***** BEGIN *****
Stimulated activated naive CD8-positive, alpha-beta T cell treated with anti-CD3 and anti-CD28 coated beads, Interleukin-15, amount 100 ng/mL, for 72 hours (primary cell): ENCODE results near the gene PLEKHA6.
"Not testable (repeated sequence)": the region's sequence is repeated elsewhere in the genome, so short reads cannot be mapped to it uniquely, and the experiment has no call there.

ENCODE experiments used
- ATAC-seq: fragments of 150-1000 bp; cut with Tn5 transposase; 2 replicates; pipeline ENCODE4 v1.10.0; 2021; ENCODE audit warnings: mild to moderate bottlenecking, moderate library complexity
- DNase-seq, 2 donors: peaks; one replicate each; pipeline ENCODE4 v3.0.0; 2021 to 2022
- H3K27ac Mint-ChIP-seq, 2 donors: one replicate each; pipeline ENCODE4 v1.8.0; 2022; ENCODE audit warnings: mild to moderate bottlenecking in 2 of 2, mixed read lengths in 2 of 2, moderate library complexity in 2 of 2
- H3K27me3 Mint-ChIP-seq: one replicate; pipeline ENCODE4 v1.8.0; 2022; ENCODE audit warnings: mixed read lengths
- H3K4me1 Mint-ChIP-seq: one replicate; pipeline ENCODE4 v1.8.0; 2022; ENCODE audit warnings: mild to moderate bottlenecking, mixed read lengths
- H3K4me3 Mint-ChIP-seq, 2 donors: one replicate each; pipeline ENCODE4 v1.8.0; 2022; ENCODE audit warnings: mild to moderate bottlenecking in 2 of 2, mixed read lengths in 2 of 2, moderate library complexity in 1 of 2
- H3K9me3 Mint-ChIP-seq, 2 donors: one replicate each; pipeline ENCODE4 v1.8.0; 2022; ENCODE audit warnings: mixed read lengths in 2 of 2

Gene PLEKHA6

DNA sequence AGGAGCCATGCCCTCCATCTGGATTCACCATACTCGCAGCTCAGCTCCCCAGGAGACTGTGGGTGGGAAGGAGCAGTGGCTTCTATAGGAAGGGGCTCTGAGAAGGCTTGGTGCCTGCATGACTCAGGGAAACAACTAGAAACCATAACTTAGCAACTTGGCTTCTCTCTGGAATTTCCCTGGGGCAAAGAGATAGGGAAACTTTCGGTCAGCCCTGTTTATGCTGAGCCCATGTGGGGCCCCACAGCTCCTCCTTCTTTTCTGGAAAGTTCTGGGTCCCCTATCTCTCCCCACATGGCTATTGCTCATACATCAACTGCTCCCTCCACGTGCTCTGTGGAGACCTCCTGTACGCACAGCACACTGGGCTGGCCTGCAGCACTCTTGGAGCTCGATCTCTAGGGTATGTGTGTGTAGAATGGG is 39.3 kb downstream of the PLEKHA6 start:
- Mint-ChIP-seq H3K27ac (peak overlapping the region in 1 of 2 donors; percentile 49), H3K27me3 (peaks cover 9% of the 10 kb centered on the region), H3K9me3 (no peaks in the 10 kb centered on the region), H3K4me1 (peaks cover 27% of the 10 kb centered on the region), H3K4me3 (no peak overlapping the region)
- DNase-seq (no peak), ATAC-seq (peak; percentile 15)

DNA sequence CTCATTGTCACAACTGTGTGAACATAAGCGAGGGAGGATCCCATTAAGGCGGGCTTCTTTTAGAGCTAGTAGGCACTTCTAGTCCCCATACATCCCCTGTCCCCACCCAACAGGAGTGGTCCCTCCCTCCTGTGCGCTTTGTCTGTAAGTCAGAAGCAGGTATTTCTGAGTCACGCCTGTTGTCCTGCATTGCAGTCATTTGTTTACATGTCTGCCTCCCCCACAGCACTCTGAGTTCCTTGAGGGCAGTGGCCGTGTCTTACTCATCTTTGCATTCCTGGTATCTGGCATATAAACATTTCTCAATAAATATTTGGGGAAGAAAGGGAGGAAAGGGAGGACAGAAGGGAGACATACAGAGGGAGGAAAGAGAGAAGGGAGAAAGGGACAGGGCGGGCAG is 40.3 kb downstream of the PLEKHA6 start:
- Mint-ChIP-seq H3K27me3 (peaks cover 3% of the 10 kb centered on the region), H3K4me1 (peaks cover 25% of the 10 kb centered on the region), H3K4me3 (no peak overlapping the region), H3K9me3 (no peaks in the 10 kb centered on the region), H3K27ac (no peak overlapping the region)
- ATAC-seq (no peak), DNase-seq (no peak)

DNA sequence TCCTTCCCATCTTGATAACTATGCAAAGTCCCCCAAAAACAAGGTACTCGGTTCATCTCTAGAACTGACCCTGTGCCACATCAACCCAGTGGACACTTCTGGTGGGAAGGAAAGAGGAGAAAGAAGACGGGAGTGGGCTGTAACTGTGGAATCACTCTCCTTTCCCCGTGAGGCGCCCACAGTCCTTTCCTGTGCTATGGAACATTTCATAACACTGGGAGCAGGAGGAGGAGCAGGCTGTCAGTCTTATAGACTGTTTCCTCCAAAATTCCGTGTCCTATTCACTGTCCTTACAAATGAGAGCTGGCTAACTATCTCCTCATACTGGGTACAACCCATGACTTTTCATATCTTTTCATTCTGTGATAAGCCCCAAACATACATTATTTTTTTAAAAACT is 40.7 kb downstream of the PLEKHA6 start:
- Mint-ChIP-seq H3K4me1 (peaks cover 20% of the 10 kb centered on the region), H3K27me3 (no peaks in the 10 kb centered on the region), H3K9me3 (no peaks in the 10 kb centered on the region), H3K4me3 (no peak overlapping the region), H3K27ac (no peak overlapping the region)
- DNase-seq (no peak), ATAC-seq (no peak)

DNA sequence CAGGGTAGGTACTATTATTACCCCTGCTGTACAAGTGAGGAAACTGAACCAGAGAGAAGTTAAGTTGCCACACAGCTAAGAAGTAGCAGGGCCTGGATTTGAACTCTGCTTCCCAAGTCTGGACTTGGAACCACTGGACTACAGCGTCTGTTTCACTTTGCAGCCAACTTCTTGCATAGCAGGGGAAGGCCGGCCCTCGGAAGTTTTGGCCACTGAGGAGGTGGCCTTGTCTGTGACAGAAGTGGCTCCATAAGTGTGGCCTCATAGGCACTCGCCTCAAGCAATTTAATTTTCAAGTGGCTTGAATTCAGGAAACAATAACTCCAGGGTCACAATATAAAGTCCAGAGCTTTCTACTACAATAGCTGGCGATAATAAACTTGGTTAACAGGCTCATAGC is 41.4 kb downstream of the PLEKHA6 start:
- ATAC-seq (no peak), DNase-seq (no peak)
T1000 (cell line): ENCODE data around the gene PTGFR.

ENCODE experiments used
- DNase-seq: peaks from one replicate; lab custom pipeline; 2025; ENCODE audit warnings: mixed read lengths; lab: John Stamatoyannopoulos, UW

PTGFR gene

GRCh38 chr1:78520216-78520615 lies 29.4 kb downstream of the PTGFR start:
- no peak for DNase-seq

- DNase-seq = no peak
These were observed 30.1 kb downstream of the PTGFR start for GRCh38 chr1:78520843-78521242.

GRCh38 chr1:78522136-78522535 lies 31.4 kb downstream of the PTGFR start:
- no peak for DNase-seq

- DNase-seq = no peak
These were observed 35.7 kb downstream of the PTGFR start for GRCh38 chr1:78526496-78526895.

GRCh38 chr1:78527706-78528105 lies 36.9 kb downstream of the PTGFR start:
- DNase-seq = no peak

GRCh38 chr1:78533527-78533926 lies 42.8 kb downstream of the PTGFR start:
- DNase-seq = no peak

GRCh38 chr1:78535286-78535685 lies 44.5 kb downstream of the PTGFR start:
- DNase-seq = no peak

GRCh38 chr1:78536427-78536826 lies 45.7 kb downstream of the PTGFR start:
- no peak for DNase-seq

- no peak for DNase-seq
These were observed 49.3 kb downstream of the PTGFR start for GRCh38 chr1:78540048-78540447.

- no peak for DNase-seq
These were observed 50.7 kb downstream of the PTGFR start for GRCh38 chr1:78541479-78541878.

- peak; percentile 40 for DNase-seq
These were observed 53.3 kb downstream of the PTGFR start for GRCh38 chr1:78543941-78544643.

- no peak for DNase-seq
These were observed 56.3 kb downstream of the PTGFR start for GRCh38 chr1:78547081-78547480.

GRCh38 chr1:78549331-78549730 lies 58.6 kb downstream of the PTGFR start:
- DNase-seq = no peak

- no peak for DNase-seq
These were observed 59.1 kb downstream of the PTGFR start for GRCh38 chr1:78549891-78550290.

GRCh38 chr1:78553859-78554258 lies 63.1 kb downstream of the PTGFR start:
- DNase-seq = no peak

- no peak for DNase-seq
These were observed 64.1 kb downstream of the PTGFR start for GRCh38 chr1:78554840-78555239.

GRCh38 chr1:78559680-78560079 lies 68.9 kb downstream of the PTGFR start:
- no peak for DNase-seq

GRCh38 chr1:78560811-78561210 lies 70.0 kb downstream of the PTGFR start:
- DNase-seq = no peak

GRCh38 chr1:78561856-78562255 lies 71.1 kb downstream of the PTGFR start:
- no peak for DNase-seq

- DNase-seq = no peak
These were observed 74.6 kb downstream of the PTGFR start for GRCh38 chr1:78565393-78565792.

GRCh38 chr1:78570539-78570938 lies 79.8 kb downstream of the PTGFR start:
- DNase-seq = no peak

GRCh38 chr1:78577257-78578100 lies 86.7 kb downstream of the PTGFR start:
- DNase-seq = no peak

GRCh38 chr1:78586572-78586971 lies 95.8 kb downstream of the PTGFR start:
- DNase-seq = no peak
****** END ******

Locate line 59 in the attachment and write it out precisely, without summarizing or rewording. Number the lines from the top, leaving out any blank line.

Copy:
GRCh38 chr1:78559680-78560079 lies 68.9 kb downstream of the PTGFR start: